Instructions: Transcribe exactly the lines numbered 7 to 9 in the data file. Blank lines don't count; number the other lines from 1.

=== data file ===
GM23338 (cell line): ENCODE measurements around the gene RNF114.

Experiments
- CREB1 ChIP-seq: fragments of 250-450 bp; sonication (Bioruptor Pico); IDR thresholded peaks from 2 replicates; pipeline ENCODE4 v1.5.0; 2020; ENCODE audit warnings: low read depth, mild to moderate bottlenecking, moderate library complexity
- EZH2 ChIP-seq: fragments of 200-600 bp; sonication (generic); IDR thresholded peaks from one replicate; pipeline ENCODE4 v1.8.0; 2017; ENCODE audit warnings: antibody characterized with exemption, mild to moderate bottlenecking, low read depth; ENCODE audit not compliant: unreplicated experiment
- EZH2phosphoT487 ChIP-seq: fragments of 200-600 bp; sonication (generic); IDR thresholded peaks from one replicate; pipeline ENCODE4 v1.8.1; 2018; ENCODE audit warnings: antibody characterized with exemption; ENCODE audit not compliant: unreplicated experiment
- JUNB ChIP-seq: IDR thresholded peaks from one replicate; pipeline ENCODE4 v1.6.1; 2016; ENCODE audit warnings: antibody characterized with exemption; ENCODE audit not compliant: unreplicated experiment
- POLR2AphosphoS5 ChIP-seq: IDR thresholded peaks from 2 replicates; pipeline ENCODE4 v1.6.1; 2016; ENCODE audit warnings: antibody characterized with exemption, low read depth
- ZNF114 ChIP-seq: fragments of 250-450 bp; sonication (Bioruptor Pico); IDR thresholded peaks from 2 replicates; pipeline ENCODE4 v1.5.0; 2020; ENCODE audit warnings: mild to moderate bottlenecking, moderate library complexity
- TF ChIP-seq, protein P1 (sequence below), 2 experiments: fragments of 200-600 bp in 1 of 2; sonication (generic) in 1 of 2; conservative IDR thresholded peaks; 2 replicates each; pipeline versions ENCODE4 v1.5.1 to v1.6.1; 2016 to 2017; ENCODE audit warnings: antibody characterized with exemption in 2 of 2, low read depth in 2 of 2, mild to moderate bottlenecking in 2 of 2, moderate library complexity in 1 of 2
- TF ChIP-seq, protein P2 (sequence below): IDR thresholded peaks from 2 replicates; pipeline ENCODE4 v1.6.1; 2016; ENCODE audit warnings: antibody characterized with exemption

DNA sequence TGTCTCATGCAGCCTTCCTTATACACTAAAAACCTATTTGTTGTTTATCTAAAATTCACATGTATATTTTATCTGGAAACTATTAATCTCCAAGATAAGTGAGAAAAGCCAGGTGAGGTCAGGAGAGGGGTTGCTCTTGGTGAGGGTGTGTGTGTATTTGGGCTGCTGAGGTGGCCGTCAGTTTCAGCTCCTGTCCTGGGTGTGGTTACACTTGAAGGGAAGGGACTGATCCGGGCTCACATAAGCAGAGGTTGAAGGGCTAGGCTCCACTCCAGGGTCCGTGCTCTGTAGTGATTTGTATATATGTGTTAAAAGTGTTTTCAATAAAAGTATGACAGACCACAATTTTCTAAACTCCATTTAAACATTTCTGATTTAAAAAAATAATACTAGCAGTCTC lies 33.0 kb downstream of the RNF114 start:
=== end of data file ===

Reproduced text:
- POLR2AphosphoS5 ChIP-seq: IDR thresholded peaks from 2 replicates; pipeline ENCODE4 v1.6.1; 2016; ENCODE audit warnings: antibody characterized with exemption, low read depth
- ZNF114 ChIP-seq: fragments of 250-450 bp; sonication (Bioruptor Pico); IDR thresholded peaks from 2 replicates; pipeline ENCODE4 v1.5.0; 2020; ENCODE audit warnings: mild to moderate bottlenecking, moderate library complexity
- TF ChIP-seq, protein P1 (sequence below), 2 experiments: fragments of 200-600 bp in 1 of 2; sonication (generic) in 1 of 2; conservative IDR thresholded peaks; 2 replicates each; pipeline versions ENCODE4 v1.5.1 to v1.6.1; 2016 to 2017; ENCODE audit warnings: antibody characterized with exemption in 2 of 2, low read depth in 2 of 2, mild to moderate bottlenecking in 2 of 2, moderate library complexity in 1 of 2